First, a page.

All three of the Giants' losses came to CVC teams, too.

They fell 65-55 to Fresno City on Dec. 15 at the West Hills Tournament.

Merced defeated COS 66-63 on Jan. 10 in a CVC game and Fresno City registered its second victory over the Giants in a 77-71 win.

Along with COS, Fresno City and Merced also advanced to the State Championships.

"It's something that we've worked really hard for," Todd said. "It's good to see that all of our hard work is paying off. All those extra runs that we did are paying off. Us working well together and talking, we earned it. It's a really good feeling."

Although COS captured its third CVC crown since 2015, Alvarado noted what helped cement the team's confidence was beating four recent state champions in non-conference play: Ventura, Mt. San Antonio College, Pasadena City and Chabot.

Those victories led to consistency.

The Giants, who are on a six-game winning streak, are averaging 74.2 points per game and have scored 70 points or more 19 times this season.

How have the Giants played at a high level all season long?

Alvarado's family environment.

"That's definitely helped us a lot," McCollum said. "We definitely need that team chemistry on and off the court. When someone goes in for a lay-up or does something or messes up, because of our chemistry, we are able to motivate them to get back up to not think about it. To keep fighting. That definitely motivates everyone to keep going. We know that even if we do something wrong, our sisters or coaches will be there to pick us back up."

Chasing a dream

McCollum is one of four sophomores who remembers last season's gut-wrenching loss in the state quarterfinals.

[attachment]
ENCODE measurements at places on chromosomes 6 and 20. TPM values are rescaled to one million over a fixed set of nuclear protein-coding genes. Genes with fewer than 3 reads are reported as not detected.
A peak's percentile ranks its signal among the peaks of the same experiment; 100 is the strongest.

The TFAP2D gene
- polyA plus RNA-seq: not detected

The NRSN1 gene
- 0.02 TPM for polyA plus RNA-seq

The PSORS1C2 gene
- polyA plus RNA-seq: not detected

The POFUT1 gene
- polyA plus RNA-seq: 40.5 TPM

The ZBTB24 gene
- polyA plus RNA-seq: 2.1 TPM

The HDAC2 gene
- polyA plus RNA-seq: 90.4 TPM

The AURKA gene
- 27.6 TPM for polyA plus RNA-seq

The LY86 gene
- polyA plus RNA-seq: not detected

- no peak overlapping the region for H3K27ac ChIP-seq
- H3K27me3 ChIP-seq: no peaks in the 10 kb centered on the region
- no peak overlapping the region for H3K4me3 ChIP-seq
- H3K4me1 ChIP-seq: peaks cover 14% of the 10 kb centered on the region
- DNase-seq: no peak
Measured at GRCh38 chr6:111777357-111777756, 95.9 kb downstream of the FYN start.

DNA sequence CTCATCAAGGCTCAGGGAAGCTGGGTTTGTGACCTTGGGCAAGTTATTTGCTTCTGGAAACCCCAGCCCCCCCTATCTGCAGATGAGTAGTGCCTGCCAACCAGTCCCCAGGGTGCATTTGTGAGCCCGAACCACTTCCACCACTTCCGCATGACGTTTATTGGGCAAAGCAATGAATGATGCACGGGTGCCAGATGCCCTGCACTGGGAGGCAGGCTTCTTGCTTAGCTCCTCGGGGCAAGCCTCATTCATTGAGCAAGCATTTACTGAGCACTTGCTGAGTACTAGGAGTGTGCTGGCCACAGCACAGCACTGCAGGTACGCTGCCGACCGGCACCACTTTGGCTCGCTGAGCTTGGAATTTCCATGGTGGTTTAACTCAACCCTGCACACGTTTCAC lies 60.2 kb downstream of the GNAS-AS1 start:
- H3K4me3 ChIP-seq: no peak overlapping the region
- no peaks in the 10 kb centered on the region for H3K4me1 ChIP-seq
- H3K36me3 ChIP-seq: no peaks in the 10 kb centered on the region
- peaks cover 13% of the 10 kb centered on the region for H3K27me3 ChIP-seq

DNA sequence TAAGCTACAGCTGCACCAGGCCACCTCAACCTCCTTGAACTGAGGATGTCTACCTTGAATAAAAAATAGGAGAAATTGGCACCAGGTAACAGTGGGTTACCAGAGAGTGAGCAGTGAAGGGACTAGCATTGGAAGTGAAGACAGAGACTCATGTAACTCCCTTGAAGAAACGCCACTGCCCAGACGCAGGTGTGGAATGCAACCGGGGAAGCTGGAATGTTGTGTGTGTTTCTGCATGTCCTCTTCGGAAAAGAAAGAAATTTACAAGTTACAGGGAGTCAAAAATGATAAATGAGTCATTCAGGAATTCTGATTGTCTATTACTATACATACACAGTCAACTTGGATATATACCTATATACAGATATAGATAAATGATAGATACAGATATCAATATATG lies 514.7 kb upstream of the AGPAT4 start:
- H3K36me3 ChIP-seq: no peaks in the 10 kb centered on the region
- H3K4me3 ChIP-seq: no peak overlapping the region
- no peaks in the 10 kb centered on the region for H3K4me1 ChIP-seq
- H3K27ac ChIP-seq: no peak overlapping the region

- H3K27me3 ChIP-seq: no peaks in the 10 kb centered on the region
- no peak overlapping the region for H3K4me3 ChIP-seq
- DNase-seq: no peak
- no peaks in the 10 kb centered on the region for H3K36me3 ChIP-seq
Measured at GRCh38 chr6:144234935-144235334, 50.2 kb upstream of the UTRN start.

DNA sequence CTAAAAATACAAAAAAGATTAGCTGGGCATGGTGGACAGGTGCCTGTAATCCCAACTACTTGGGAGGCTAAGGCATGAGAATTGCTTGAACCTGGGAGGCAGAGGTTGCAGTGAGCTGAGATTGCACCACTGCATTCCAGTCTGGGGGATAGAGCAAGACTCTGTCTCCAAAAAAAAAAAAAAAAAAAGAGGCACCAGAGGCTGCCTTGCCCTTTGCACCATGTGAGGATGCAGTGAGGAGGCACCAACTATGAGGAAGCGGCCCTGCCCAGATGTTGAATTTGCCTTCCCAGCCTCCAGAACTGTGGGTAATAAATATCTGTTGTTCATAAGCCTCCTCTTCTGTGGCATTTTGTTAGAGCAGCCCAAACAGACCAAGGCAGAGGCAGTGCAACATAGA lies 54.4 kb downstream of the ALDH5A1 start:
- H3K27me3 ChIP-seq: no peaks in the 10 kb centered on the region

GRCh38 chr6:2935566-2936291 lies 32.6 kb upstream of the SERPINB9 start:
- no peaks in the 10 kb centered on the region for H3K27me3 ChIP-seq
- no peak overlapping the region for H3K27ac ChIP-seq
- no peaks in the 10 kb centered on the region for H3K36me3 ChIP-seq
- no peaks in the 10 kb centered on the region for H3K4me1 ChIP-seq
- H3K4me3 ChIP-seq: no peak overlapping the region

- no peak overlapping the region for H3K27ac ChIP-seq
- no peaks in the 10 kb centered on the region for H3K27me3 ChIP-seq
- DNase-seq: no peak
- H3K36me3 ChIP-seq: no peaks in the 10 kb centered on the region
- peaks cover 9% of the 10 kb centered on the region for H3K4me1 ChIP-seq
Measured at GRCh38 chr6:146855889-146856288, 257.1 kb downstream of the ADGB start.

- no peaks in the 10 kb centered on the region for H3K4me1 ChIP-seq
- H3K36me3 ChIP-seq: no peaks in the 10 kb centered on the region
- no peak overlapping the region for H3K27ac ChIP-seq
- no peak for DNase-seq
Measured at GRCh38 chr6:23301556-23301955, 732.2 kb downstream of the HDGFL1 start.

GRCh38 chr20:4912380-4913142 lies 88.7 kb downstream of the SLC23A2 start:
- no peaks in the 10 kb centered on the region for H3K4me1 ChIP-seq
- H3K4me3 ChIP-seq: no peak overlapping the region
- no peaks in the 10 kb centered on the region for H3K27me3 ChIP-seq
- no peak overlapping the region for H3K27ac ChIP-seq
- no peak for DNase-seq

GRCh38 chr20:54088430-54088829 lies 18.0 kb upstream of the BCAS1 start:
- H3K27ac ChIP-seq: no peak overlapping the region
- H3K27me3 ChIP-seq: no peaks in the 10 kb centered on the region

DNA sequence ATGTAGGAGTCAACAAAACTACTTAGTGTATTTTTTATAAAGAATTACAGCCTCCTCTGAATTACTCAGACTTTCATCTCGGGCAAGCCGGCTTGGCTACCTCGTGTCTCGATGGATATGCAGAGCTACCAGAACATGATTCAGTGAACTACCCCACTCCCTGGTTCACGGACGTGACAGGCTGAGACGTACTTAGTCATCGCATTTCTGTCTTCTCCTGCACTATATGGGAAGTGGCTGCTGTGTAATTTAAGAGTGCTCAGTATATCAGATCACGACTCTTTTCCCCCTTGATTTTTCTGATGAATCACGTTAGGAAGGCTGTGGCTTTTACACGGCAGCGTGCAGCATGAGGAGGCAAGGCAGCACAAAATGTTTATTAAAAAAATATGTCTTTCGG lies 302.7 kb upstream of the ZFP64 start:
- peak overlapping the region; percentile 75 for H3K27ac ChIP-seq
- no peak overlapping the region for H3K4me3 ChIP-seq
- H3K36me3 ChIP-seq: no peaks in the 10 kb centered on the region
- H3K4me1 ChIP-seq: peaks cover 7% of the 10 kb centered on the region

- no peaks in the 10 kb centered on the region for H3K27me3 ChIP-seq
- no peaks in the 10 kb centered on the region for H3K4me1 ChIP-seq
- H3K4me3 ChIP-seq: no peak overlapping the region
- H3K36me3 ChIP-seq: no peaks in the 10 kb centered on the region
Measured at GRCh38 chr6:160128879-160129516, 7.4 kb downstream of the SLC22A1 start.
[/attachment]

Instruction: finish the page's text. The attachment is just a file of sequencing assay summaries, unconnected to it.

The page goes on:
COS fell 74-70 to Palomar and the Giants' goal of winning a state title came to an end.

But that defeat has also provided fuel, especially for the sophomore class.

They see it as a second chance.

"It's been really fun," McCollum said. "We've just grinded it out. With all the wins, we know, 'We can do this.' It's been good."

McCollum is COS' leading scorer. She is averaging 11 points per game in 27 appearances.

But the Giants don't need her to score the bulk of the team's points.

Under Alvarado, the Giants share the basketball and scoring can come from every player on the floor.

Of the team's 14-player roster, 12 have scored 100 points or more this season and 11 different Giants have attempted 100 shots or more.

That unselfish, team-first mentality has led to 2,300 points scored. The Giants are also hitting 41.4 percent of their shots from the field — the 10th-best mark in the state.

The strength under Alvarado's watch has been team defense, though.

COS is allowing just 51 points per game — the fourth fewest in California.

The Giants limited opposing teams this season to 32.8 percent shooting and are hoping that formula will culminate in a state title.

"That would be amazing," McCollum said. "With these group of girls — we have a girl from Canada, Israel — to bring it all together and win state, that would just be great. Playing under coach Ray, I feel like that would be wonderful. I would love to do it for Visalia, my teammates and for myself."